Let me start this article by asking for you to watch a brief video. It’s fine to watch, I have seen it myself. It lasts for 1 minute 21 seconds.
It is the “selective attention test” video on www.dansimons.com/videos.html (it is the first video on this website showing people in white t-shirts and black t-shirts throwing a ball to each other). It is not something to worry about – just follow the instructions and don’t continue reading until you have seen it.
How did you do it? Did you count correctly the number of passes? Fifteen. Fifteen. It’s a classic experiment that you may have heard of. It’s great to test it on your friends, family, and colleagues.
My thirteen-year-old son saw the gorilla. My nine-year-old son didn’t. My wife rebuffed her attempt. She claimed that some people wearing black t-shirts were wearing trainers with white stripes and the instructions were confusing. (Watch it back, my wife has a point).
I saw the gorilla, but I was looking for it (so that I wasn’t an innocent participant). Although I was aware of the experiment, I had never seen the video. I first read about it in “12 Rules of Life”. An Antidote To Chaos by Jordan B. Peterson1.
I love my books on psychology and behaviour, but this one is special. It’s quite ‘full-on’, it’s funny, and it’s controversial at points – I don’t mind a little controversy.
This chapter is called “Rule 4 – Compare Yourself to Who You Were Yesterday”. It’s not about “Who Someone Else is Today”. It talks about how to be a better version yourself. This doesn’t mean trying to be like another person (maybe a celebrity idol) as this could lead to an unbridgeable gap between the two of you. Instead, it encourages us to move towards a point we consider better in accordance to our implicit and explicit values. Powerful stuff.
Jordan B. Peterson discusses how to aim for this point by starting small and gradually changing, and each incremental change provides a slightly higher baseline from which to compare towards your goal. Jordan B. Peterson explains it well: “Now you’re aiming at something higher.” Now you are wishing for a star.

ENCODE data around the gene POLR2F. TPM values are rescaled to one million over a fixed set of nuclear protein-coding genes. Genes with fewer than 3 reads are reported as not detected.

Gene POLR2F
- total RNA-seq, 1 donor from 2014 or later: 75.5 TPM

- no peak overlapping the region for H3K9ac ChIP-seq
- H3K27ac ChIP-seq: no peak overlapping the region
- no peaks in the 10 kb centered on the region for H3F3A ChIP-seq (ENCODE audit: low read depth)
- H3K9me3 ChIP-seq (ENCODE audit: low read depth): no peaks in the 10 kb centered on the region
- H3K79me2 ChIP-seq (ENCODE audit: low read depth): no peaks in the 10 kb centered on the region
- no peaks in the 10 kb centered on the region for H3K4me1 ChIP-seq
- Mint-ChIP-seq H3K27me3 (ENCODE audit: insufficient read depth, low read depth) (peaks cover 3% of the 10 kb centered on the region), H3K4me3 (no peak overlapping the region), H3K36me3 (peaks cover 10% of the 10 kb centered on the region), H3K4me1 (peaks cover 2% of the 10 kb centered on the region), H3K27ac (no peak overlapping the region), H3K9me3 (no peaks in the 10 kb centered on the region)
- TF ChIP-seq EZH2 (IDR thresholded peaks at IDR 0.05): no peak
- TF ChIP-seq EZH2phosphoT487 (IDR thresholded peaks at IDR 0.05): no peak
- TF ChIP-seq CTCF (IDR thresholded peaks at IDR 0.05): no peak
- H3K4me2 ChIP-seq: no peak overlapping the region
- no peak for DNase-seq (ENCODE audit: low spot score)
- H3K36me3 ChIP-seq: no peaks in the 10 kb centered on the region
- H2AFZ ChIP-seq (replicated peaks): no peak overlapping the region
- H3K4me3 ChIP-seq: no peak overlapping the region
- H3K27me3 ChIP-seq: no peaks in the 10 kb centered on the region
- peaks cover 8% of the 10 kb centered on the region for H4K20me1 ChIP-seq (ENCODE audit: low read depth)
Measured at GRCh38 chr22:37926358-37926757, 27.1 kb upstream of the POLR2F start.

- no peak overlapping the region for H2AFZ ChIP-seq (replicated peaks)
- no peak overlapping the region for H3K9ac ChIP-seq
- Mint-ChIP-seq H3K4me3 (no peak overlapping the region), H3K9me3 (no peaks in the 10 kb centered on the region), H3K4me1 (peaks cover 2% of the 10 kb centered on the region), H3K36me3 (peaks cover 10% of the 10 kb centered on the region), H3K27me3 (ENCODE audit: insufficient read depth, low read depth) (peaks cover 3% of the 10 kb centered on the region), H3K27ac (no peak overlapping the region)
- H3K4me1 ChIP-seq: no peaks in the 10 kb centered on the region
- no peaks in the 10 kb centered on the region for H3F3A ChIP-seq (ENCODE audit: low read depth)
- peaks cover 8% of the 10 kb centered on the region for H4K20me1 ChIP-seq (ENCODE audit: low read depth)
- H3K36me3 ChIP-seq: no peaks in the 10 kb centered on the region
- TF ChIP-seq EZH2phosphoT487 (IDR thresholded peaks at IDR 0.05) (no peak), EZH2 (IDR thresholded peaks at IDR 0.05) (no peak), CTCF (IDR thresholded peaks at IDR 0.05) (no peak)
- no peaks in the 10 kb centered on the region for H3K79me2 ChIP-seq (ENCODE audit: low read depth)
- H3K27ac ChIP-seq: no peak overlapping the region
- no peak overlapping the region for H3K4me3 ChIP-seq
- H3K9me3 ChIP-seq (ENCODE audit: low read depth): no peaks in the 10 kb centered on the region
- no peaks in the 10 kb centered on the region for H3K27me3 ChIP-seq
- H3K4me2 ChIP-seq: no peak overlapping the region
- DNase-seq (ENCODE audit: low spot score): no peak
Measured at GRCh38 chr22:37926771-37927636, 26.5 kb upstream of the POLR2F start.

He then writes “What you aim at determines what you see”, and leads into a discussion on dependency on sight and how the ‘gorilla’ experiment (as I’m now calling it) illustrated how vision is expensive – pyschophysiologically expensive, and neurologically expensive.
This means that there is so much to see in the world that it is impossible for us to process all of it. So we focus our attention on the things we are aiming for and let everything else, which is almost everything, fade into the background. Our vision is mostly peripheral and of low resolution.
This is why so many people (does that include you?) have seen the gorilla. You didn’t see the gorilla, but you focused on the white tee-shirts passing the ball to each of them.
Is a project identical? What does it mean to have the project’s output as our “aim”?
This is an interesting idea that I have seen in my work with many organisations on their projects. Let me give you an example.
We all know from good project management training/literature/experts that we should always have a risk register/log on a project. It is an essential tool for success and should be reviewed regularly.
It still amazes me that projects don’t have a log/risk register. I also find it difficult to keep it current and reviewed regularly. Are you having an awkward moment right this second? When asked why a log/risk register doesn’t exist, he replied:

Don’t ignore the Gorilla – not the Elephant – In The Room